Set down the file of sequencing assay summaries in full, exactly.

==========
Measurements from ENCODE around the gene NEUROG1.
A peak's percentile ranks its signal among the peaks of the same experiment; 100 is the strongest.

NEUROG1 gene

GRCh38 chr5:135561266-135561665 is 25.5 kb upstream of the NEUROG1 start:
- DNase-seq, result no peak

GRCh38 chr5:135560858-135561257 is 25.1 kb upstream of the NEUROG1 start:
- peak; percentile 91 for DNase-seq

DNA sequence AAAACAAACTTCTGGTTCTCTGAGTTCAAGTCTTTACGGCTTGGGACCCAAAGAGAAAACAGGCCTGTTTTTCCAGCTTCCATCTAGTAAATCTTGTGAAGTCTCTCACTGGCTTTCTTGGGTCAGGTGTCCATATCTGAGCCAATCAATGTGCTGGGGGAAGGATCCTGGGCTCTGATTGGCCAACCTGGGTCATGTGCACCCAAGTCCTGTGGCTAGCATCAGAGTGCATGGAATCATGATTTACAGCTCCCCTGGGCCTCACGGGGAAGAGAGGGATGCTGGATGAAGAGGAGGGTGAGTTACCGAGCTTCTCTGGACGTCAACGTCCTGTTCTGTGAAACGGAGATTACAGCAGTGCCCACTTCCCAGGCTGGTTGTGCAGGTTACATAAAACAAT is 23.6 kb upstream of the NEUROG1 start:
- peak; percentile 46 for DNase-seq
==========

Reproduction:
Measurements from ENCODE around the gene NEUROG1.
A peak's percentile ranks its signal among the peaks of the same experiment; 100 is the strongest.

NEUROG1 gene

GRCh38 chr5:135561266-135561665 is 25.5 kb upstream of the NEUROG1 start:
- DNase-seq, result no peak

GRCh38 chr5:135560858-135561257 is 25.1 kb upstream of the NEUROG1 start:
- peak; percentile 91 for DNase-seq

DNA sequence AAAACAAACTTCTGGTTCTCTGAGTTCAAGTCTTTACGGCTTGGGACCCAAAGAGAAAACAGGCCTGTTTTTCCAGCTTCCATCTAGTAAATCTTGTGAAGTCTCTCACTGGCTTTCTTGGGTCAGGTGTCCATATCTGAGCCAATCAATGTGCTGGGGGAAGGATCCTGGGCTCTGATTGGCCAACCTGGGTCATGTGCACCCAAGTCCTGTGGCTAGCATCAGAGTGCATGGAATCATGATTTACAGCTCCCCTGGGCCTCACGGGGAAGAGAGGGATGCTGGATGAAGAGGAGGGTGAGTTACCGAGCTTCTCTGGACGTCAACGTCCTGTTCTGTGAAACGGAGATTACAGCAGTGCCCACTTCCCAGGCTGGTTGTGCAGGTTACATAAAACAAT is 23.6 kb upstream of the NEUROG1 start:
- peak; percentile 46 for DNase-seq